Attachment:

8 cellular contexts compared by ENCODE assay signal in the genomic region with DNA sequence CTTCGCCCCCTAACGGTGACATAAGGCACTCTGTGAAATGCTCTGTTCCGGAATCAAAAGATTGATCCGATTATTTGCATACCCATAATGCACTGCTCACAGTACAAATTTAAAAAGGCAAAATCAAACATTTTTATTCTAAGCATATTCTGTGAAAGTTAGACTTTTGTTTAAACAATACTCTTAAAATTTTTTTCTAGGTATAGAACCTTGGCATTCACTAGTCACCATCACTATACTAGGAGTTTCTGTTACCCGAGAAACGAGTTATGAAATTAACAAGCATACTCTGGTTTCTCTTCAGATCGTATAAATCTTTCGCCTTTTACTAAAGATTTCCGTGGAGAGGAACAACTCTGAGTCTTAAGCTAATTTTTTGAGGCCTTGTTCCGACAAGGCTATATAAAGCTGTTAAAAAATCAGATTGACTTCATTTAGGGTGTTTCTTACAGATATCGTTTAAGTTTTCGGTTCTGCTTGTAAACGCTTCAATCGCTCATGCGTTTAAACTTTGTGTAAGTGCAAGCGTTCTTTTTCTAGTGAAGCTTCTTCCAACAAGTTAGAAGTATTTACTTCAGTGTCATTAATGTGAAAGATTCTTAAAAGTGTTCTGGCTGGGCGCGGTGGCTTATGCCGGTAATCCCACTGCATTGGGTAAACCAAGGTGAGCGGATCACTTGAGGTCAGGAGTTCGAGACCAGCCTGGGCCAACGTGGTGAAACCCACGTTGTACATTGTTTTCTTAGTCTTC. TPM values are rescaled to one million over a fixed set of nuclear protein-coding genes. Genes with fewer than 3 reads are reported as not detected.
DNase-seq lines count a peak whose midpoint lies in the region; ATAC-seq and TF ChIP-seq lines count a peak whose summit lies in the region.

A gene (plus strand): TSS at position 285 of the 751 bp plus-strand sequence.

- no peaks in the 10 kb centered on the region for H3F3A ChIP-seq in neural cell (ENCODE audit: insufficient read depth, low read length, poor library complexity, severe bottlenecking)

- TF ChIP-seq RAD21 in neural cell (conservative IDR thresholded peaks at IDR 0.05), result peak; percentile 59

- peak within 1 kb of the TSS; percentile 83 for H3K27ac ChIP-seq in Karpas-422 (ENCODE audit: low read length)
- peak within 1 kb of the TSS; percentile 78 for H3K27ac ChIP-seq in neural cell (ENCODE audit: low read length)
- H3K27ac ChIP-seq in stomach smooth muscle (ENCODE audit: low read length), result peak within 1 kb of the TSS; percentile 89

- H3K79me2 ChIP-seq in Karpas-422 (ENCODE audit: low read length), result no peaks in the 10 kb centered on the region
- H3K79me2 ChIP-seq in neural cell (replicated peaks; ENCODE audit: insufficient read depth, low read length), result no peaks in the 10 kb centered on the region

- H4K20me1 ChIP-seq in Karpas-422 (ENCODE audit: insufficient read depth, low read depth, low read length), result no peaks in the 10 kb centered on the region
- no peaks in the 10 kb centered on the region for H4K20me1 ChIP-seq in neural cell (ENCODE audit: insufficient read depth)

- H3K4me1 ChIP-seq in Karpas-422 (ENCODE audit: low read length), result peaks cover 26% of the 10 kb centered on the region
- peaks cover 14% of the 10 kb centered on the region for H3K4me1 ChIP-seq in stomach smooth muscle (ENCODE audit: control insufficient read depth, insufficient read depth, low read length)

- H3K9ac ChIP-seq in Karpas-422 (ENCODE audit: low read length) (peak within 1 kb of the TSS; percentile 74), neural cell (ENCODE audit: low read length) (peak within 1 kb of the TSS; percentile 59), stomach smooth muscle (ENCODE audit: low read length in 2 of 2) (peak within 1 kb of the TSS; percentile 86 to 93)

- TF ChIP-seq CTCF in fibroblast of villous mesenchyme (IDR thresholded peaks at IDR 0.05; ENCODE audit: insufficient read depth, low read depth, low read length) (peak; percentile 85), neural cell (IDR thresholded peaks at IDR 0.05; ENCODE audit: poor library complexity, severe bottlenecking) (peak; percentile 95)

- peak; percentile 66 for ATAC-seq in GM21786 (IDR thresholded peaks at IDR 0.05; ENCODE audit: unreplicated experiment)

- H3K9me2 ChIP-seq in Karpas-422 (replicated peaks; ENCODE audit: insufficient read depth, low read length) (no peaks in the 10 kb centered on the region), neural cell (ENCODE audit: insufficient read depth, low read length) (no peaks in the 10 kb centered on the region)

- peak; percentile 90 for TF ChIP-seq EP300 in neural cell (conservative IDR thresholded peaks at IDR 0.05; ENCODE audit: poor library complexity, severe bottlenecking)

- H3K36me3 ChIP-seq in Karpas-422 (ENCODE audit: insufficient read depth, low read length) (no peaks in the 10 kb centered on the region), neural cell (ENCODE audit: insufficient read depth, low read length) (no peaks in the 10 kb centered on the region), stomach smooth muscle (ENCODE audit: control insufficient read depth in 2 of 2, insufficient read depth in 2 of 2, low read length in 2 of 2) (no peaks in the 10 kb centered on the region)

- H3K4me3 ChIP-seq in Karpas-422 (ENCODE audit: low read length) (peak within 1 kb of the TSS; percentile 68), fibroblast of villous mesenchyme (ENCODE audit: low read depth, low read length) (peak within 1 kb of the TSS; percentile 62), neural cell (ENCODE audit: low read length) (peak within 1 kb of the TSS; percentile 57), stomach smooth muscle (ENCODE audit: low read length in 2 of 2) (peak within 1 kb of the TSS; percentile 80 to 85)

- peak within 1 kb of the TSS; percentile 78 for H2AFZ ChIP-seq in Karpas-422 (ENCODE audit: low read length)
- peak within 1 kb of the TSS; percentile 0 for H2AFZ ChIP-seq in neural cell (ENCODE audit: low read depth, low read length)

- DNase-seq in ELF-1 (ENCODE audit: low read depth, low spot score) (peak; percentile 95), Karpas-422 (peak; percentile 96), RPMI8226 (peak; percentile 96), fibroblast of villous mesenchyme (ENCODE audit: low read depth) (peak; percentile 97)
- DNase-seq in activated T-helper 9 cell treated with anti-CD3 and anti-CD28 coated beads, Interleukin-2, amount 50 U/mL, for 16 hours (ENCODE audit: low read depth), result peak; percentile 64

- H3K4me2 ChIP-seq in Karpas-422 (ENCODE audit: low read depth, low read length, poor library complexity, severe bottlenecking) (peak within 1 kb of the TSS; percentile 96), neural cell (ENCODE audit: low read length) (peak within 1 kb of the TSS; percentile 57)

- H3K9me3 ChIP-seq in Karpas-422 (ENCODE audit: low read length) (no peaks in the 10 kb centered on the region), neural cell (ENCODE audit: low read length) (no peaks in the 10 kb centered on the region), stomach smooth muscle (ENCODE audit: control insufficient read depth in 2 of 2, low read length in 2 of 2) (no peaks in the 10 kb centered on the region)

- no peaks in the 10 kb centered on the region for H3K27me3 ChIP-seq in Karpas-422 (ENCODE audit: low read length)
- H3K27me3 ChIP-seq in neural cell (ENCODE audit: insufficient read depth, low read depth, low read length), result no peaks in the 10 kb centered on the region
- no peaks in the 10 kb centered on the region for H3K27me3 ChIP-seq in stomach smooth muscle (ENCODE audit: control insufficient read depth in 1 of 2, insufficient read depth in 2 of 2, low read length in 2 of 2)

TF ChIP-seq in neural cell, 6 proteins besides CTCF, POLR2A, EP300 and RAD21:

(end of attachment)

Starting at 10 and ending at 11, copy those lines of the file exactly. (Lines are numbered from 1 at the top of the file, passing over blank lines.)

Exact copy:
- H3K79me2 ChIP-seq in neural cell (replicated peaks; ENCODE audit: insufficient read depth, low read length), result no peaks in the 10 kb centered on the region

- H4K20me1 ChIP-seq in Karpas-422 (ENCODE audit: insufficient read depth, low read depth, low read length), result no peaks in the 10 kb centered on the region